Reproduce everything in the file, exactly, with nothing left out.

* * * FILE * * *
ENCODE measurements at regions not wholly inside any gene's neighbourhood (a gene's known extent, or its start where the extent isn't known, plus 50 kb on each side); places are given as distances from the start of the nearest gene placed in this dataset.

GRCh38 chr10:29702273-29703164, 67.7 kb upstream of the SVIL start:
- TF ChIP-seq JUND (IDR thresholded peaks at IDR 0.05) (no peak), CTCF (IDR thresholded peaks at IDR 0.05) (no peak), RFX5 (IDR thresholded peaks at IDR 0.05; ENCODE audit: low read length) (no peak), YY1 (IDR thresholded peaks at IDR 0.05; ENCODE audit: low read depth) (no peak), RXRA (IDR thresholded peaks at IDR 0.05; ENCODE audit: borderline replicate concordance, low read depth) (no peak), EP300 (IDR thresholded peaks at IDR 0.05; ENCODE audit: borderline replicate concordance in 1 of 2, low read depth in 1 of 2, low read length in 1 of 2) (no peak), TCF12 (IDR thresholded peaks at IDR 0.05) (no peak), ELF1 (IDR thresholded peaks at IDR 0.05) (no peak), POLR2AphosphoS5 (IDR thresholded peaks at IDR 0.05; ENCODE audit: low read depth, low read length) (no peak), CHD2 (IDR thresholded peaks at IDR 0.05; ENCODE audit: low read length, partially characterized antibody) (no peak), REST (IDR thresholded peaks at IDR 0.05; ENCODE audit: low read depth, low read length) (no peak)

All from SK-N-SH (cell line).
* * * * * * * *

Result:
ENCODE measurements at regions not wholly inside any gene's neighbourhood (a gene's known extent, or its start where the extent isn't known, plus 50 kb on each side); places are given as distances from the start of the nearest gene placed in this dataset.

GRCh38 chr10:29702273-29703164, 67.7 kb upstream of the SVIL start:
- TF ChIP-seq JUND (IDR thresholded peaks at IDR 0.05) (no peak), CTCF (IDR thresholded peaks at IDR 0.05) (no peak), RFX5 (IDR thresholded peaks at IDR 0.05; ENCODE audit: low read length) (no peak), YY1 (IDR thresholded peaks at IDR 0.05; ENCODE audit: low read depth) (no peak), RXRA (IDR thresholded peaks at IDR 0.05; ENCODE audit: borderline replicate concordance, low read depth) (no peak), EP300 (IDR thresholded peaks at IDR 0.05; ENCODE audit: borderline replicate concordance in 1 of 2, low read depth in 1 of 2, low read length in 1 of 2) (no peak), TCF12 (IDR thresholded peaks at IDR 0.05) (no peak), ELF1 (IDR thresholded peaks at IDR 0.05) (no peak), POLR2AphosphoS5 (IDR thresholded peaks at IDR 0.05; ENCODE audit: low read depth, low read length) (no peak), CHD2 (IDR thresholded peaks at IDR 0.05; ENCODE audit: low read length, partially characterized antibody) (no peak), REST (IDR thresholded peaks at IDR 0.05; ENCODE audit: low read depth, low read length) (no peak)

All from SK-N-SH (cell line).